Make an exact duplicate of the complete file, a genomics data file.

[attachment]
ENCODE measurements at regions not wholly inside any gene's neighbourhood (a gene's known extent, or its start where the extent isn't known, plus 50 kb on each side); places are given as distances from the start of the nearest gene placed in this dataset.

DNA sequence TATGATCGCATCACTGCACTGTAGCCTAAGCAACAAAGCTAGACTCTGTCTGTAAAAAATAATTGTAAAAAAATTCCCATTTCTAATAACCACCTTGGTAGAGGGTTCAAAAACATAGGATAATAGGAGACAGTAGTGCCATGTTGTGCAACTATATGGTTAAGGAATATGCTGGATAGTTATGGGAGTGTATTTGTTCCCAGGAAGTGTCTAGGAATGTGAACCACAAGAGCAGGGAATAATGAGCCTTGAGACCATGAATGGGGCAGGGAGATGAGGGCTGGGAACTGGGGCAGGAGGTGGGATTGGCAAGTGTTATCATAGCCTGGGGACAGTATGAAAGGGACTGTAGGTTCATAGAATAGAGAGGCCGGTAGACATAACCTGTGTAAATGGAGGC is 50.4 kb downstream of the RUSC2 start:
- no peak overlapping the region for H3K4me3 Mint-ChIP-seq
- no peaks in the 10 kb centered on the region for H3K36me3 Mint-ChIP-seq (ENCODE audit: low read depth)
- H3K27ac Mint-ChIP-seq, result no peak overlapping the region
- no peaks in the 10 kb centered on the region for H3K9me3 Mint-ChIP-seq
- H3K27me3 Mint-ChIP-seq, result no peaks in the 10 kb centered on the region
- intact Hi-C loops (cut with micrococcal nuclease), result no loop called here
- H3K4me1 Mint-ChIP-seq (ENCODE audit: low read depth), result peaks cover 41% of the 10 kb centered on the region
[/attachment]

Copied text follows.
ENCODE measurements at regions not wholly inside any gene's neighbourhood (a gene's known extent, or its start where the extent isn't known, plus 50 kb on each side); places are given as distances from the start of the nearest gene placed in this dataset.

DNA sequence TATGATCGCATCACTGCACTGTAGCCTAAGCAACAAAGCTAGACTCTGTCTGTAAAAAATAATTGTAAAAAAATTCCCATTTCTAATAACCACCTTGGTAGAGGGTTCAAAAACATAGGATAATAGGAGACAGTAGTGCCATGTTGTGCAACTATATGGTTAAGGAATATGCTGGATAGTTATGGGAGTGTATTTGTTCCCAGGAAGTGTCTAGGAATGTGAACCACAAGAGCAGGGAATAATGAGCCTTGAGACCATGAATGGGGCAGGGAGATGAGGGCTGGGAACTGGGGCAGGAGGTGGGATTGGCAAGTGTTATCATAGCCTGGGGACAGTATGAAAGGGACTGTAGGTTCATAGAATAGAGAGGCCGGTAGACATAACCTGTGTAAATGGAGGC is 50.4 kb downstream of the RUSC2 start:
- no peak overlapping the region for H3K4me3 Mint-ChIP-seq
- no peaks in the 10 kb centered on the region for H3K36me3 Mint-ChIP-seq (ENCODE audit: low read depth)
- H3K27ac Mint-ChIP-seq, result no peak overlapping the region
- no peaks in the 10 kb centered on the region for H3K9me3 Mint-ChIP-seq
- H3K27me3 Mint-ChIP-seq, result no peaks in the 10 kb centered on the region
- intact Hi-C loops (cut with micrococcal nuclease), result no loop called here
- H3K4me1 Mint-ChIP-seq (ENCODE audit: low read depth), result peaks cover 41% of the 10 kb centered on the region